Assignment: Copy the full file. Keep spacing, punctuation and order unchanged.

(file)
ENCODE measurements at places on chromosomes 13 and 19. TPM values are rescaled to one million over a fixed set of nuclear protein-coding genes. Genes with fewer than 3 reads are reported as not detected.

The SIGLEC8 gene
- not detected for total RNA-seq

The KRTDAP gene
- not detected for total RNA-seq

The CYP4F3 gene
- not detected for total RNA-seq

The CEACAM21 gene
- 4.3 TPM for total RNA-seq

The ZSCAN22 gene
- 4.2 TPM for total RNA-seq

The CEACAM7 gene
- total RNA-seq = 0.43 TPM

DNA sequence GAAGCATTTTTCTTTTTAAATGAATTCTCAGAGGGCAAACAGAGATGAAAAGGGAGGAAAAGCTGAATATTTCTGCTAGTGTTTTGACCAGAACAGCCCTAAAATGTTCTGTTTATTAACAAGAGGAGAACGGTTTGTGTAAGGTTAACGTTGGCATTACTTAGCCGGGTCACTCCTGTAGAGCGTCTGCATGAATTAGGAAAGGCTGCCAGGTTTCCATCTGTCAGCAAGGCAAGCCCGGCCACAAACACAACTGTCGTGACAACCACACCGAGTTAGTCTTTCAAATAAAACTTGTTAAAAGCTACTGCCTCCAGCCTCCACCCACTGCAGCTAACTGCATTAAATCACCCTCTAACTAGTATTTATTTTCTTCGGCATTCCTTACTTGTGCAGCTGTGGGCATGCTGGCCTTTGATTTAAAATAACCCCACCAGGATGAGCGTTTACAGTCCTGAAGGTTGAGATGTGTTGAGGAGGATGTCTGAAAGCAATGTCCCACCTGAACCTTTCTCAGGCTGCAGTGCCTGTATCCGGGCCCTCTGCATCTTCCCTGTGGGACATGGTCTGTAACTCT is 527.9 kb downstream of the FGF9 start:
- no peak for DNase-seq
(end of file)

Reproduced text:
ENCODE measurements at places on chromosomes 13 and 19. TPM values are rescaled to one million over a fixed set of nuclear protein-coding genes. Genes with fewer than 3 reads are reported as not detected.

The SIGLEC8 gene
- not detected for total RNA-seq

The KRTDAP gene
- not detected for total RNA-seq

The CYP4F3 gene
- not detected for total RNA-seq

The CEACAM21 gene
- 4.3 TPM for total RNA-seq

The ZSCAN22 gene
- 4.2 TPM for total RNA-seq

The CEACAM7 gene
- total RNA-seq = 0.43 TPM

DNA sequence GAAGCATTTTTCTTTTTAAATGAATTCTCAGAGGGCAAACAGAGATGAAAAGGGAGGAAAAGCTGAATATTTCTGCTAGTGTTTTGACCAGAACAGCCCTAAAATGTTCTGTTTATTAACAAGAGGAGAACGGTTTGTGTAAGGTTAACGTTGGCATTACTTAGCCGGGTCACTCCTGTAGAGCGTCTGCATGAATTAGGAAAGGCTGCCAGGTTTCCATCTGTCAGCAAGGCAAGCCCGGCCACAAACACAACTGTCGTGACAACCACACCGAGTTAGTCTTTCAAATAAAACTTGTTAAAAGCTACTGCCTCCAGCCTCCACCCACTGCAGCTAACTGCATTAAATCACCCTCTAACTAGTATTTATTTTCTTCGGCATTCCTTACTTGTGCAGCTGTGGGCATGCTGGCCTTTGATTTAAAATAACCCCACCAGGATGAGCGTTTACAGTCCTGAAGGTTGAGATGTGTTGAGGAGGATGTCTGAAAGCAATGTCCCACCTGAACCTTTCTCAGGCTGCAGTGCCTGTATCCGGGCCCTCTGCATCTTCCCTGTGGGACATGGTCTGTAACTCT is 527.9 kb downstream of the FGF9 start:
- no peak for DNase-seq